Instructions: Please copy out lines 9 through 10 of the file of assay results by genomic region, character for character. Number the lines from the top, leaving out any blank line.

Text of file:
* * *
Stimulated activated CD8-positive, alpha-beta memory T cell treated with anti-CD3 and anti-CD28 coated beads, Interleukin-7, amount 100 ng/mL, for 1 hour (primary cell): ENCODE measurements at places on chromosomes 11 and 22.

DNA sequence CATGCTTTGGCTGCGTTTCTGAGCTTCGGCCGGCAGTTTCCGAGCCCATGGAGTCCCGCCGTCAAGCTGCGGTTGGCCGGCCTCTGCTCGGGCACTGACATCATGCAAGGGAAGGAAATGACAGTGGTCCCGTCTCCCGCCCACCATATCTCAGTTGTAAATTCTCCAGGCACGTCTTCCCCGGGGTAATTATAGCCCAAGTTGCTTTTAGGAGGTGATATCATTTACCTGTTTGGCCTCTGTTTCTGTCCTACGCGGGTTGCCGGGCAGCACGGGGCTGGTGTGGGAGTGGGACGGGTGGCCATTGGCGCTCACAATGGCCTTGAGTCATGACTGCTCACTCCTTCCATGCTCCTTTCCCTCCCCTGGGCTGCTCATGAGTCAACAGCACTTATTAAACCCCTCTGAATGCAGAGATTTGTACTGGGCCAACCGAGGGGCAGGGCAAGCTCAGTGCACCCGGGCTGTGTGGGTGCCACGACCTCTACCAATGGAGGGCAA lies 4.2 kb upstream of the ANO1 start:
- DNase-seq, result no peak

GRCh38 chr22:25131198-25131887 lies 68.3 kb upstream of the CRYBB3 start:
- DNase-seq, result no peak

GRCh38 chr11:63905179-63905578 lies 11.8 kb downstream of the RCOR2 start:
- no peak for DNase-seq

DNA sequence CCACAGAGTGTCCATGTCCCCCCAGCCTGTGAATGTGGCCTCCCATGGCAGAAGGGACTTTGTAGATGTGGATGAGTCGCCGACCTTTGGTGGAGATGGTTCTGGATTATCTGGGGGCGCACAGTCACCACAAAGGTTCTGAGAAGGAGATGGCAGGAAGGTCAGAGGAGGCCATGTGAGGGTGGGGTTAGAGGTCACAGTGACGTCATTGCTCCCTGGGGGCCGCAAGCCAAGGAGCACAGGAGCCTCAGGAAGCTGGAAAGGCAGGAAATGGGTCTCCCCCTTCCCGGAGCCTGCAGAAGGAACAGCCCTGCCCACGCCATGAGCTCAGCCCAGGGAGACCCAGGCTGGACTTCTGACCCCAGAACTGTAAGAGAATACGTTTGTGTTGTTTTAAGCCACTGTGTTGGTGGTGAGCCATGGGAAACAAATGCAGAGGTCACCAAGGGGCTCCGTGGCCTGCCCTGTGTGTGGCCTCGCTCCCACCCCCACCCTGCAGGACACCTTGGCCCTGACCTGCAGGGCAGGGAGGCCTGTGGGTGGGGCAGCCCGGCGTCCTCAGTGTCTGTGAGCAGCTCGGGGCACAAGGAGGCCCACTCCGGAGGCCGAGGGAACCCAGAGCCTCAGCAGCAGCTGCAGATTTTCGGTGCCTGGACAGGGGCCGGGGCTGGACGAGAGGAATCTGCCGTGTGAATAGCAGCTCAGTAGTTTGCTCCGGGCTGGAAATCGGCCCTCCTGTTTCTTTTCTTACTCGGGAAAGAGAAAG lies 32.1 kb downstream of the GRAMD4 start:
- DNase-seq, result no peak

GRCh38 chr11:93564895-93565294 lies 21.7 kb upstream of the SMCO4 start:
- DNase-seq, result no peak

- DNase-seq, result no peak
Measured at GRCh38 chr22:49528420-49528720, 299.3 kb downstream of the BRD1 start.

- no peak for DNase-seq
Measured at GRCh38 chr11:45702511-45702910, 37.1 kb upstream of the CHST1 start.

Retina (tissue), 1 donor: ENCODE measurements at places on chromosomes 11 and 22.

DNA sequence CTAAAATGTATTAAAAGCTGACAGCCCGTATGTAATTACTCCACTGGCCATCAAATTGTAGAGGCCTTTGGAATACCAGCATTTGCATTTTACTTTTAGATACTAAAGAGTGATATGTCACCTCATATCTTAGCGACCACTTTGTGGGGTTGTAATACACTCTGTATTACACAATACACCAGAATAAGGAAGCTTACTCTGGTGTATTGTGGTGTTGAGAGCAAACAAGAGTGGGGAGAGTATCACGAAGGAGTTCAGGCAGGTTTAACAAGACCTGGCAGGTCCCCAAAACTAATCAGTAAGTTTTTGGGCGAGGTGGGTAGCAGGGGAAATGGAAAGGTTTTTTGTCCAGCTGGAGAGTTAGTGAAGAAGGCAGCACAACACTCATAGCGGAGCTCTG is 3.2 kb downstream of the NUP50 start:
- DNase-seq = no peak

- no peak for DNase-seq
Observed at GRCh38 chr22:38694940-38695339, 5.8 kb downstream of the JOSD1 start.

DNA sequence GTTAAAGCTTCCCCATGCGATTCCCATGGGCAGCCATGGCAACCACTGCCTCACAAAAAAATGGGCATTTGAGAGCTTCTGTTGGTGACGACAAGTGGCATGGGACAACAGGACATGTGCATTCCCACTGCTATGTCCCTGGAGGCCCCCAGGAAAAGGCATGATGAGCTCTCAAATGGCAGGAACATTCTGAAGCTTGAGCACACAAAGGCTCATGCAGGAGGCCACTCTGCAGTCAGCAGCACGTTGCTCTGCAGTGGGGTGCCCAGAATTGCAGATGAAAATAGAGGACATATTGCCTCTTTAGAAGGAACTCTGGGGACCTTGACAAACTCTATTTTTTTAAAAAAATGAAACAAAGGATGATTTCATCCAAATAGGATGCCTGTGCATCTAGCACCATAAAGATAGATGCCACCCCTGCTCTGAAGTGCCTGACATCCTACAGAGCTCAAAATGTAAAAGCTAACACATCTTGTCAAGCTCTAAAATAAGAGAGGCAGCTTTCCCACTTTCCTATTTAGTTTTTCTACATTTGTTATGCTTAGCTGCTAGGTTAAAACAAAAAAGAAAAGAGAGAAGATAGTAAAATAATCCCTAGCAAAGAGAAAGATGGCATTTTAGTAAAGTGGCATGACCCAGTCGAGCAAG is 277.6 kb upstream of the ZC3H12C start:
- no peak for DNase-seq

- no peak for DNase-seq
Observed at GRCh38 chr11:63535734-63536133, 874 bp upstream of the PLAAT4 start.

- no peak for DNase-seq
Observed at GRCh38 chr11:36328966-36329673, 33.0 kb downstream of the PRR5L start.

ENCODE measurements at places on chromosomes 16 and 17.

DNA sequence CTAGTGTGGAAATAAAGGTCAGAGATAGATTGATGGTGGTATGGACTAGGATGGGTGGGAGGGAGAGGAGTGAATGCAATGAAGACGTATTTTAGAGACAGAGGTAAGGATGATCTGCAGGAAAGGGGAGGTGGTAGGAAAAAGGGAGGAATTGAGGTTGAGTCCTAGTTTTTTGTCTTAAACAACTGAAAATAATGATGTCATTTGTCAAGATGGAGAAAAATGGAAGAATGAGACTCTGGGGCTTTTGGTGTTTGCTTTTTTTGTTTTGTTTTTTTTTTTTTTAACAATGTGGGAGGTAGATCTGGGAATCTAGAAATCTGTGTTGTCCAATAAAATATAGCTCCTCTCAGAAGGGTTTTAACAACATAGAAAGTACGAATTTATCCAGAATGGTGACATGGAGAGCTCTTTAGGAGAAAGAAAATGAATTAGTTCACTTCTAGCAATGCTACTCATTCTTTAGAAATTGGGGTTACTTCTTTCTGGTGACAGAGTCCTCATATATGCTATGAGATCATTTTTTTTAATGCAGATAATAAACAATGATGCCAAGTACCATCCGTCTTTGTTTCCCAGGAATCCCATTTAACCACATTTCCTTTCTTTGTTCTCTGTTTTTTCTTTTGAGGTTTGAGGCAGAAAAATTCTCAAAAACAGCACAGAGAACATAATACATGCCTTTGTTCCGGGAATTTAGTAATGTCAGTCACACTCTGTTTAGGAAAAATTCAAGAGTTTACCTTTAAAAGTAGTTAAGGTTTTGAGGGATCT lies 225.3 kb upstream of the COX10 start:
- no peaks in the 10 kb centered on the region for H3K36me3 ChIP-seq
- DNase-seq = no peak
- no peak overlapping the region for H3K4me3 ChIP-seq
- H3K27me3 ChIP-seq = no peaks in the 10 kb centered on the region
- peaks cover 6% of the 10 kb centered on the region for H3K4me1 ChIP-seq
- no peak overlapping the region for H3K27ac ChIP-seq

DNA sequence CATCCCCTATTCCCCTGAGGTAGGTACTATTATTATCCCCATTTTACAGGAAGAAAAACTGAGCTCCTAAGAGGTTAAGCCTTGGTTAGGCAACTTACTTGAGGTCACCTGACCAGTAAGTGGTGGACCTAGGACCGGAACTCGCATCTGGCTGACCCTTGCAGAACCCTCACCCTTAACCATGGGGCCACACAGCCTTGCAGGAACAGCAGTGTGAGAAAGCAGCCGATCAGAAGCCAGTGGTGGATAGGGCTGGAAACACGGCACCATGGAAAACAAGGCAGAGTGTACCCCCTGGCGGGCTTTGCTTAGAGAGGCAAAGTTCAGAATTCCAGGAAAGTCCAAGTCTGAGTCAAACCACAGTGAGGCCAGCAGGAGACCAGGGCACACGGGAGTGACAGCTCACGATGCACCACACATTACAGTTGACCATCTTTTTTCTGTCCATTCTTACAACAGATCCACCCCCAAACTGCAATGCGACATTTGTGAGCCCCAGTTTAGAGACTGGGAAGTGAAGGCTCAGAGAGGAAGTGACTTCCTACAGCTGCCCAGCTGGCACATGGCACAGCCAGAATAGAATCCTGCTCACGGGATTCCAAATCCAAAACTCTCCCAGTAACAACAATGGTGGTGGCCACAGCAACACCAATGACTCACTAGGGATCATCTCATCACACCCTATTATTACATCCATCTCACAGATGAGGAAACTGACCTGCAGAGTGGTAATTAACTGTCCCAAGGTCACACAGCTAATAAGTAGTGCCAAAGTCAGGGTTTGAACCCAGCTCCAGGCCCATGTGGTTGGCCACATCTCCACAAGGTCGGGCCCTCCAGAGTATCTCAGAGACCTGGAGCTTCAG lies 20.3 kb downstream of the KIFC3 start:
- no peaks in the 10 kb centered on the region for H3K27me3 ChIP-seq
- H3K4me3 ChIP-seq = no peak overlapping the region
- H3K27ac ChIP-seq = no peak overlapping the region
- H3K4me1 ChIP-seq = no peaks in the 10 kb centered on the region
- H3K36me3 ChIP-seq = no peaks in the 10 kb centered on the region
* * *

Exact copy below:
- DNase-seq, result no peak

GRCh38 chr11:93564895-93565294 lies 21.7 kb upstream of the SMCO4 start: